It requires an estimate of the extent to which such technology implies a significant jump or move forward vis-à-vis previous applications. By technology, in general, I mean any set of knowledge and techniques employed to allow human beings modify their material or virtual environment for satisfying social needs. It may be assumed that the degree of innovation could possibly be measured by using a scale that would consider:
(a) The degree of technological novelty in terms of programming tools, supports, channels or applications.
(b) Their degree of complexity in terms of number of actors, entities and relationships involved, as well as quantity of services offered by the initiative.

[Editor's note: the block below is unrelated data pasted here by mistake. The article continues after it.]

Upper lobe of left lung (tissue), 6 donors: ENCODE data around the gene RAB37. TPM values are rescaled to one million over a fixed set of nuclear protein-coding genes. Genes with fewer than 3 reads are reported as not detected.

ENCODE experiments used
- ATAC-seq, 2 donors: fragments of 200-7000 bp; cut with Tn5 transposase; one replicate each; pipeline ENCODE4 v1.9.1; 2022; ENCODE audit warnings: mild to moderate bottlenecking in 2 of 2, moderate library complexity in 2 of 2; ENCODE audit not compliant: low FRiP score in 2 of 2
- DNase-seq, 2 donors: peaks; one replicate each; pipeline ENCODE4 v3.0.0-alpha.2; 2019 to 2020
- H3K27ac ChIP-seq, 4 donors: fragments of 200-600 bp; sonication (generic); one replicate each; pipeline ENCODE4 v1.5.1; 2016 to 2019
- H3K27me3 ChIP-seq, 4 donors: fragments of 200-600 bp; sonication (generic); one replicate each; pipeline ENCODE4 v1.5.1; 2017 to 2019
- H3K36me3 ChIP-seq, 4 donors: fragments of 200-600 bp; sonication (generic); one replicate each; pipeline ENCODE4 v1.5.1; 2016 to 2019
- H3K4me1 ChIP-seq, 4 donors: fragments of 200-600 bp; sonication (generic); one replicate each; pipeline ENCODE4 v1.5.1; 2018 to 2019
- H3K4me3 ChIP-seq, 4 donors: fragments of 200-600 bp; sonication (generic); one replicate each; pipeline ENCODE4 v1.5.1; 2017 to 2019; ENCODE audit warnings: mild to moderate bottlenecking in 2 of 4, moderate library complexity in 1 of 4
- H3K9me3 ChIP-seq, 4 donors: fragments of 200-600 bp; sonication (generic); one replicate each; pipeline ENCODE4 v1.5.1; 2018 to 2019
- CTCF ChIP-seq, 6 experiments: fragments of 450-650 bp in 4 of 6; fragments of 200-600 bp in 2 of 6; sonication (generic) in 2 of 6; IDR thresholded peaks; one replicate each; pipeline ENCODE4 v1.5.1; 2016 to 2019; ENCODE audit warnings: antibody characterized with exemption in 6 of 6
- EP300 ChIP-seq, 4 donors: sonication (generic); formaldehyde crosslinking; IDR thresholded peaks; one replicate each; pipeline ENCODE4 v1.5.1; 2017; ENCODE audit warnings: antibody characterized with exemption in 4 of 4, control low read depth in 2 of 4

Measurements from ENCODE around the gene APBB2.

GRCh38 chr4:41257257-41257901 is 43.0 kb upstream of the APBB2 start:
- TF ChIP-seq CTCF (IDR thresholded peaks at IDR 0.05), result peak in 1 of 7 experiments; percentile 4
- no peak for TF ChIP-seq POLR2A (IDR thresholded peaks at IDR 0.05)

2. Degree of social antagonism potentially caused by an OG initiative.
It depends mainly on the relative power of the actors affected to resist its implementation. Although most OG actions tend to be neutral or positive in their consequences on most social actors, many tools tend to strongly modify the cultural or technological bases of public management. Their implementation may thus find opposition from various sources:
(1) Administrative employees turned into modern bureaucratic ludittes fearing to lose their jobs as work processes are automated or simplified.
(2) Government suppliers accustomed to winning contracts through spurious channels, who may resist the introduction of transparent procurement systems. (3) Political appointees, forced to disclose the results of their performance or their personal wealth and income tax returns.